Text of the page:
Antiarrhythmic Drugs Department of Pharmacology NEIGRIHMS, Shillong
Content <ul><li>Physiology of normal cardiac rhythm </li></ul><ul><li>Definition and mechanisms of arrhythmias </li></ul><...
Cardiac Physiology <ul><li>Recall: to function efficiently, heart needs to contract sequentially (atria, then ventricles) ...
Cardiac Physiology – Myocardial Cells <ul><li>2 types  – Pacemaker and non pacemaker </li></ul><ul><ul><li>Pacemaker and c...
Cardiac Electrophysiology  <ul><li>A transmembrane electrical gradient (potential) is maintained, with the interior of the...
Cardiac Action Potential - WMCs
Cardiac Action Potential  <ul><li>Divided into five phases (0,1,2,3,4) </li></ul><ul><ul><li>Phase 4  - resting phase (res...
Cardiac Na+ channels
Cardiac Action Potential – contd. <ul><li>Phase 2 - plateau phase </li></ul><ul><ul><li>sustained by the balance between t...
Cardiac Action Potential – Pacemaker  Cells <ul><li>PCs - Slow, continuous depolarization during rest </li></ul><ul><li>Sl...
Cardiac Electrophysiology – contd. ECG (EKG)  showing  wave segments Contraction of atria Contraction of ventricles Repola...
The Normal EKG Right Arm Left Leg P Q R S T QT PR 0.12-0.2 s approx. 0.44 s Atrial muscle depolarization Ventricular muscl...
Cardiac arrhythmias
Cardiac Arrhythmias <ul><li>Cardiac dysrhythmia (arrhythmia) </li></ul><ul><ul><li>Large and heterogeneous group of condit...
Cardiac Arrhythmias – Clinical Classification <ul><li>Heart rate (increased / decreased) </li></ul><ul><ul><li>Tachycardia...
Normal Vs Atrial Arrhythmia <ul><li>Normal Rhythm </li></ul><ul><li>Atrial Rhythm </li></ul>
Ventricular Arrhythmia <ul><li>Ventricular arrhythmias are common in most people and are usually not a problem but… </li><...
Cardiac Arrhythmias - Mechanism <ul><li>Enhanced or ectopic pacemaker activity </li></ul><ul><ul><li>Catecholamine over ac...
After depolarization – EAD and DAD
Cardiac Arrhythmias - Reentry Phenomenon <ul><li>Probably the cause of most arrhythmias </li></ul><ul><li>Common abnormali...
Reentry Phenomenon – Functional reentry
Reentry Phenomenon – Accessory pathway (WPW syndrome)
Arrhythmia Conditions <ul><li>Extrasystole:  abnormal automaticity/after depolarization </li></ul><ul><li>Paroxysmal Supra...
Antiarrhythmic Drugs <ul><li>Biggest problem  – antiarrhythmics can cause arrhythmia! </li></ul><ul><ul><li>Example: Treat...
Antiarrhythmic Drugs <ul><li>Vaugham-Williams classification : </li></ul><ul><li>Class I – Na+ Channel Blockers </li></ul>...
Class I - antiarrhythmics Class IA  Class IB  Class IC Class I antiarrhythmics are further classified to  IA, IB and IC Qu...
Subclass – I A   <ul><li>Lengthen action potential </li></ul><ul><li>Slow rate of rise of phase 0 </li></ul><ul><li>Prolon...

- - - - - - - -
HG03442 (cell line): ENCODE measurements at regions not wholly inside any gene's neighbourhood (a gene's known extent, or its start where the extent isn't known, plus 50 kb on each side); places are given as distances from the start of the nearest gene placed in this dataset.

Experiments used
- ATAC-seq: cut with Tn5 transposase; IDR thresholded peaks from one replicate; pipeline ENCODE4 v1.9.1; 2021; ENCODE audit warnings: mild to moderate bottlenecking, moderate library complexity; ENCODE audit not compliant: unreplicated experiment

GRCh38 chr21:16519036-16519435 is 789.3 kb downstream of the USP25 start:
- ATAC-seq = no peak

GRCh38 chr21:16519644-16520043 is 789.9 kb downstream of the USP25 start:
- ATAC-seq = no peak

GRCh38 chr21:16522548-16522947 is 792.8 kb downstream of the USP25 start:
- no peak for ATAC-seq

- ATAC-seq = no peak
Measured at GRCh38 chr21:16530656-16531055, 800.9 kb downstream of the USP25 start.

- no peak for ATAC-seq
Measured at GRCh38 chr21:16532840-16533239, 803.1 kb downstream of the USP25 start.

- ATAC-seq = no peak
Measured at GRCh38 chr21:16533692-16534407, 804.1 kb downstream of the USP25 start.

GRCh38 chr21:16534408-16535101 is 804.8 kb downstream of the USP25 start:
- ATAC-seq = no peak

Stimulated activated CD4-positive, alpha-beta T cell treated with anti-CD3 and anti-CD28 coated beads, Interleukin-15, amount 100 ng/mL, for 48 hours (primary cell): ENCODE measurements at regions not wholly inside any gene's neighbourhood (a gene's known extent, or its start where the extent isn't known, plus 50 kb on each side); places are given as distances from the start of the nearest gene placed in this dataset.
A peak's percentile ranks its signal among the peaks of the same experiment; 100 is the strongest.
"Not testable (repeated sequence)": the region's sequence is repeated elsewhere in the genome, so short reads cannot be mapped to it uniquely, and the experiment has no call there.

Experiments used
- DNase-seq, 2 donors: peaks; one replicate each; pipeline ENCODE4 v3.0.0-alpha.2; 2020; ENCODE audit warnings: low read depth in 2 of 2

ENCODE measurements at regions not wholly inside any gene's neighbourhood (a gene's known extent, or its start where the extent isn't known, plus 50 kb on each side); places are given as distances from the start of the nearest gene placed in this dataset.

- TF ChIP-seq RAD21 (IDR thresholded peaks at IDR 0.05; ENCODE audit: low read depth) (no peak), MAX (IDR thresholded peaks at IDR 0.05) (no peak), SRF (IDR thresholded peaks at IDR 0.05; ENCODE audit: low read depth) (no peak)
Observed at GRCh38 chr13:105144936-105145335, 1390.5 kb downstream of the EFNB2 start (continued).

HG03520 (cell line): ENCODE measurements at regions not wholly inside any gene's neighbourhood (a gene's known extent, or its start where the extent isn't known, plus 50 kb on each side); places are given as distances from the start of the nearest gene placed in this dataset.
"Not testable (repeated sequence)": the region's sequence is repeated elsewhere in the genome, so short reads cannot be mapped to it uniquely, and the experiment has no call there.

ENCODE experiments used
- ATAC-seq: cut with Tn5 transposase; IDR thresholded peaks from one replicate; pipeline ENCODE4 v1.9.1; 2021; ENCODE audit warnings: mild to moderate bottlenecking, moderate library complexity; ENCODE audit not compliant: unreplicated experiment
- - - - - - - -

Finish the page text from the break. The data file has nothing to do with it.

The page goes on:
<ul><li>Shorten action potential </li></ul><ul><li>Limited effect on rate of rise of phase 0 </li></ul><ul><li>Shorten rep...
Subclass – IC  <ul><li>No effect on length of action potential </li></ul><ul><li>Markedly reduces rate of rise of phase 0 ...
Antiarrhythmic Drugs - Quinidine <ul><li>Dextroisomer of Quinine: N+ channel blocking and antivagal action </li></ul><ul><...
Antiarrhythmic Drugs - Procainamide <ul><li>Procaine derivative (amide) </li></ul><ul><li>Identical action with quinidine ...
Antiarrhythmic Drugs - Lidocaine <ul><li>Popular antiarrhythmic and also local anaesthetic </li></ul><ul><li>Actions: </li...
Class II Antiarrhythmics <ul><li>They  act indirectly on Electrophysiology – by blocking beta-adrenergic receptor, prolong...
Class II – contd. <ul><li>Block beta-1 receptor in heart and decreases  heart rate </li></ul><ul><li>Adrenline causes   ve...
Class III  Antiarrhythmics <ul><li>Class III drugs K channel blockers prolong repolarization (increase refractoriness) by ...
Class III - Amiodarone <ul><li>MOA:  Long acting and highly lipophillic </li></ul><ul><li>Weak class I, II (beta- blocker)...
Amiodarone <ul><li>Adverse effects: </li></ul><ul><li>Photosensitization </li></ul><ul><li>Peripheral neuropathy </li></ul...
Class IV -  Antiarrhythmics <ul><li>Relatively selective AV nodal L-type calcium channel blockers – slow sinus rhythm, pro...
Class IV – contd. <ul><li>Uses:  Verapamil </li></ul><ul><ul><li>PSVT: </li></ul></ul><ul><ul><ul><li>For termination of a...
Miscellaneous Agents <ul><li>Compounds whose actions do not fit the standard four classes – digoxine, adenosine and alinil...
Adenosine – contd. <ul><li>Very short half life – 20-30 sec. - Uptake by RBCs and endothelial cells </li></ul><ul><li>Admi...
Summary <ul><li>Anti-arrhythmic drugs are classified by their effect on the cardiac action potential </li></ul><ul><li>An ...
Non-pharmacological treatment <ul><li>Acute </li></ul><ul><ul><li>Vagal manoeuvres </li></ul></ul><ul><ul><li>DC cardiover...
Pacemakers <ul><li>Surgical implantation of electrical leads attached to a pulse generator </li></ul><ul><ul><li>Leads are...
The Pacemaker